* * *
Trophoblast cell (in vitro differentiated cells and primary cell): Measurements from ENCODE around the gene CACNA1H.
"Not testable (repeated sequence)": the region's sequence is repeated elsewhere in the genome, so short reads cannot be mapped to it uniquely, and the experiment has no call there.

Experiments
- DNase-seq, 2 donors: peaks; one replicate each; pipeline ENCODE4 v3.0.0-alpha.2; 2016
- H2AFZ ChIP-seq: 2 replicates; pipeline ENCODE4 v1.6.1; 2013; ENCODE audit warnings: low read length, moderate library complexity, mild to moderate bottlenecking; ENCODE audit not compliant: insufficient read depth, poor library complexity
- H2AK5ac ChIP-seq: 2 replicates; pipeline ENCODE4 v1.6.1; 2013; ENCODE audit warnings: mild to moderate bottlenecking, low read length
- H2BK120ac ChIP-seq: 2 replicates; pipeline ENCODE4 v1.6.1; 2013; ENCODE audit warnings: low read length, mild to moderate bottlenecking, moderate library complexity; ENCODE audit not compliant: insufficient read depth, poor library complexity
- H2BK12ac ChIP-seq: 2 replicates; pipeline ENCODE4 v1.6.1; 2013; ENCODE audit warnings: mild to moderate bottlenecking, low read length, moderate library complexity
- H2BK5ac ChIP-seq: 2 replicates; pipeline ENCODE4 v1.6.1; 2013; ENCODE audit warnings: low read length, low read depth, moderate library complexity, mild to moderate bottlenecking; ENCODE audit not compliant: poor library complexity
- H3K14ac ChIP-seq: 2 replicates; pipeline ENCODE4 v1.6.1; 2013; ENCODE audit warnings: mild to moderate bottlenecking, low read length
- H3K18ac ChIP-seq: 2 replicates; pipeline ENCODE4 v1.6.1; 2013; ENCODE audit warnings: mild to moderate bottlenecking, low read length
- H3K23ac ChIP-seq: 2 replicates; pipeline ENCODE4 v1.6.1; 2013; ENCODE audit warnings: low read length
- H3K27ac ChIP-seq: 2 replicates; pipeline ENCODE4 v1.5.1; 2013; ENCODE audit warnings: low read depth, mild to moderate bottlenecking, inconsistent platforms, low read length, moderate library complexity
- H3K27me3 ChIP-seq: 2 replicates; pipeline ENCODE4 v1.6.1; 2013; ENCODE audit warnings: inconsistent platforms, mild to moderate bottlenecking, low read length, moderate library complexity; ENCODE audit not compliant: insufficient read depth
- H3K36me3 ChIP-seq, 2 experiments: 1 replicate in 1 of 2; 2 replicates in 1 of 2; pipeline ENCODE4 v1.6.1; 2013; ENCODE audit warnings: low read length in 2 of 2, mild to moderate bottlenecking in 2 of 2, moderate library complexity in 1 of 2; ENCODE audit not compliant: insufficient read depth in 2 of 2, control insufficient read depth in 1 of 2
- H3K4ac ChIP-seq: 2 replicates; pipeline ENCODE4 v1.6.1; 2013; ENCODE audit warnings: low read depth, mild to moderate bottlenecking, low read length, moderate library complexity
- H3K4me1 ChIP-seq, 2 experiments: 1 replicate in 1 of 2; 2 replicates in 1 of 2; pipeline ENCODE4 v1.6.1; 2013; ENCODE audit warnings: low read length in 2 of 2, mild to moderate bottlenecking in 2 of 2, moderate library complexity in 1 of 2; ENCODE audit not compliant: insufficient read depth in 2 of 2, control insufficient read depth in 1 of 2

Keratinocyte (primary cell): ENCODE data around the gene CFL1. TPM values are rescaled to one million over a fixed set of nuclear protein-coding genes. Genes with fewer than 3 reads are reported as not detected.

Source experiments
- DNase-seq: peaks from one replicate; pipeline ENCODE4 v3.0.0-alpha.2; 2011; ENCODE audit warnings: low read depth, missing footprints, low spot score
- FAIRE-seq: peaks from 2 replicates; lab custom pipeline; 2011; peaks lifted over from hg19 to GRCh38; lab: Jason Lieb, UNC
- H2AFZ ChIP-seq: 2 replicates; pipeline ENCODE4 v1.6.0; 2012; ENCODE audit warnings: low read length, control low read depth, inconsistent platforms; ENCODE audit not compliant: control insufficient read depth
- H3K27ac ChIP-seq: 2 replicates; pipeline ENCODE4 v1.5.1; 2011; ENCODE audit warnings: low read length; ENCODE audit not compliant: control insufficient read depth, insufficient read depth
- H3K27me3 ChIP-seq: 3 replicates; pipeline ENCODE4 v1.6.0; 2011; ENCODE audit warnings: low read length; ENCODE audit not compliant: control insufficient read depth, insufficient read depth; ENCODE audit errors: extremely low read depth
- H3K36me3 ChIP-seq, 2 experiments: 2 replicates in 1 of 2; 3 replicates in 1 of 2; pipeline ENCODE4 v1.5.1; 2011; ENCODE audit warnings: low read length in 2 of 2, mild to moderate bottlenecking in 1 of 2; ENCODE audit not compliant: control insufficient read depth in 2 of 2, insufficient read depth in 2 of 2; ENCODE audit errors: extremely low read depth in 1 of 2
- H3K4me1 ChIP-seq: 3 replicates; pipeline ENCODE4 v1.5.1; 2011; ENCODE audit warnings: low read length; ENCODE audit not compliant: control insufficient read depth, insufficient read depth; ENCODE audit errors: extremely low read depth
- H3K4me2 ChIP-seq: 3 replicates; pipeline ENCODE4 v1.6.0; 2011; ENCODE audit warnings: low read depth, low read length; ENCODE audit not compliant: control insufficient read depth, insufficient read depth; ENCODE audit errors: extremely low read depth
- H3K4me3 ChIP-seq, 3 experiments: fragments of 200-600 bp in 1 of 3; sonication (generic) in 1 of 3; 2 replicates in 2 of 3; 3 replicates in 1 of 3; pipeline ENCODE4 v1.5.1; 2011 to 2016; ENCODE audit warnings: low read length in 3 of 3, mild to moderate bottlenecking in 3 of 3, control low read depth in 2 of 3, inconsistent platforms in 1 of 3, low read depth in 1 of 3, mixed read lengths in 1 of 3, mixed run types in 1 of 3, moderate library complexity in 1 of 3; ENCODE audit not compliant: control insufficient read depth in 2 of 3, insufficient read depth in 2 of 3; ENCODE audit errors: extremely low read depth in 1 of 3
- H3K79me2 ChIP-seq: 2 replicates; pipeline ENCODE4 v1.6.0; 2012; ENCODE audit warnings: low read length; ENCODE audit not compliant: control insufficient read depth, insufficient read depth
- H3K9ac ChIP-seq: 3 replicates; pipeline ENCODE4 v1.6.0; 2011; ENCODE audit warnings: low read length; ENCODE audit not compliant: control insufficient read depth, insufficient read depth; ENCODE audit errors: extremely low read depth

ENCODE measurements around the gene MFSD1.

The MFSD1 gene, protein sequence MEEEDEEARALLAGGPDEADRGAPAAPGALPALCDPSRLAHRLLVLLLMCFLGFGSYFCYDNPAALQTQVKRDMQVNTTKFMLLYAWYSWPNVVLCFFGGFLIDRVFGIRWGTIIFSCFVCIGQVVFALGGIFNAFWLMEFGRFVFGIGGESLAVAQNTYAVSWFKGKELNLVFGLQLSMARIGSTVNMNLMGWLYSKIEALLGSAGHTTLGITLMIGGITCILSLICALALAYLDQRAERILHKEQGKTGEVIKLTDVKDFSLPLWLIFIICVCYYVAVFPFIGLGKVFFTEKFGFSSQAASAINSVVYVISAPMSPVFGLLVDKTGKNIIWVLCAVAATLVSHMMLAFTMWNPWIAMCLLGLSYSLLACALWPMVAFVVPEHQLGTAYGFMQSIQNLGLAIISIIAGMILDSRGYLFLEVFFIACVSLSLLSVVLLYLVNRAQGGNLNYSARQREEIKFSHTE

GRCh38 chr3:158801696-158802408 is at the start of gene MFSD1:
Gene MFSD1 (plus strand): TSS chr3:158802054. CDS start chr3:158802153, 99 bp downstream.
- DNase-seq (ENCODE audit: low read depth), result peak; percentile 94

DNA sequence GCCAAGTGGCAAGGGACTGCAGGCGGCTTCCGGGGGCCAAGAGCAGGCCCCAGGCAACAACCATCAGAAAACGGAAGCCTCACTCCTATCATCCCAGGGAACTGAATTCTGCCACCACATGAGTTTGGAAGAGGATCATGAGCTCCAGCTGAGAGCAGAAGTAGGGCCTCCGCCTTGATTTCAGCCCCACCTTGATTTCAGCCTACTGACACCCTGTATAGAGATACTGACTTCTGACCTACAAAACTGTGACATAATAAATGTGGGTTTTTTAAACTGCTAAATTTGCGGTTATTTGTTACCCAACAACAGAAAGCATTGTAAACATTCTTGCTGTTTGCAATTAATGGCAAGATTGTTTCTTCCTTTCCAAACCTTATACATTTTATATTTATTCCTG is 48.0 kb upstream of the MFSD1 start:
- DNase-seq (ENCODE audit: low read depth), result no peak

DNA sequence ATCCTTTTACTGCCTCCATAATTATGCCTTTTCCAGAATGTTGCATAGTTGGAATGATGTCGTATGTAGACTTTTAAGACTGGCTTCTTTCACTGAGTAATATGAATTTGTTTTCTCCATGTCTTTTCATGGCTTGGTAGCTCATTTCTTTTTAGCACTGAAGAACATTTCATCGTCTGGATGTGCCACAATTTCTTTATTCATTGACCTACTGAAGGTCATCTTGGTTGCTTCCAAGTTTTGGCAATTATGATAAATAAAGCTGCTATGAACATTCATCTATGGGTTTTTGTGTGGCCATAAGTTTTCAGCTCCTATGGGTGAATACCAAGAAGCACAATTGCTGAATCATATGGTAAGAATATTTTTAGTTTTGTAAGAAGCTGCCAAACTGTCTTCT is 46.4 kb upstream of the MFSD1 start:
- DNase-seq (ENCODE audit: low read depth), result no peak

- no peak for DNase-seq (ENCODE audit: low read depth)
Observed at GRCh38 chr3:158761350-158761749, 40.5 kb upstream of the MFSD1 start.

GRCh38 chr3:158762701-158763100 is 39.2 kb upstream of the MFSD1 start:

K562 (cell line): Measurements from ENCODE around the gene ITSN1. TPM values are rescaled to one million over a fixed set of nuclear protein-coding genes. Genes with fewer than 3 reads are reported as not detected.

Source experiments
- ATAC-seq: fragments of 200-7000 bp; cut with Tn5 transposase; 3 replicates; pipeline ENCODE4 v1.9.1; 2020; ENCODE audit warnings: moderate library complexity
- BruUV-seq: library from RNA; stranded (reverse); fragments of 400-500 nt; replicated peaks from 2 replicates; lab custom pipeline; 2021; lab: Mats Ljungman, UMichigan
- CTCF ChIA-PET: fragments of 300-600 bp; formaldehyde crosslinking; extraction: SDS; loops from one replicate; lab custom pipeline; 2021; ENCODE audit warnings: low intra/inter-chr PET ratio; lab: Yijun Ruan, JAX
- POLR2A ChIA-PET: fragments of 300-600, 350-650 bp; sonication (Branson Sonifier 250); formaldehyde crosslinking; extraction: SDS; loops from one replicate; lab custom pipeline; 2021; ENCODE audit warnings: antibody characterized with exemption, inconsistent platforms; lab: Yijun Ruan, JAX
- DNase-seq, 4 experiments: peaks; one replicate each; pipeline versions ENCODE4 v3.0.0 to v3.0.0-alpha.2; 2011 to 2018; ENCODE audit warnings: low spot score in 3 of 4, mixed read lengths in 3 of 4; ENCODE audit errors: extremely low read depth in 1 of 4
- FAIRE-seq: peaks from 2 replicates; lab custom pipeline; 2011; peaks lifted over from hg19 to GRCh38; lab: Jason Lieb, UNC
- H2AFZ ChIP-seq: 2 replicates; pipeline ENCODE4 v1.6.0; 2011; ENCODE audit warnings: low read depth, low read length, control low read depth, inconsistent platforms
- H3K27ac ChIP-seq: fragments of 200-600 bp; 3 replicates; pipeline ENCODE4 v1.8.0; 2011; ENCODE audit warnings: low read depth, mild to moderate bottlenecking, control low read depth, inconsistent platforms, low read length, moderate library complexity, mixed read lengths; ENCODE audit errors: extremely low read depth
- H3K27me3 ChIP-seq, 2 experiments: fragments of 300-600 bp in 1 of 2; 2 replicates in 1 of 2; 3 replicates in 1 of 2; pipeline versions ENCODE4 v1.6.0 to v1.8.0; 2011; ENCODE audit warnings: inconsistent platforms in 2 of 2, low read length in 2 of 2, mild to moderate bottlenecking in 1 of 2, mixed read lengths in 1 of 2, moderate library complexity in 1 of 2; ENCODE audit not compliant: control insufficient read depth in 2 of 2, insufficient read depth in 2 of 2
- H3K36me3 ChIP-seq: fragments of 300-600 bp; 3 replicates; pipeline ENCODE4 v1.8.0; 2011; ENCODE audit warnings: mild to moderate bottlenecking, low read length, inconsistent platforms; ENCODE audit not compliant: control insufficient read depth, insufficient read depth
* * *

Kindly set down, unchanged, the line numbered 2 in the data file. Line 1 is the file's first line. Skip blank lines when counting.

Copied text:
"Not testable (repeated sequence)": the region's sequence is repeated elsewhere in the genome, so short reads cannot be mapped to it uniquely, and the experiment has no call there.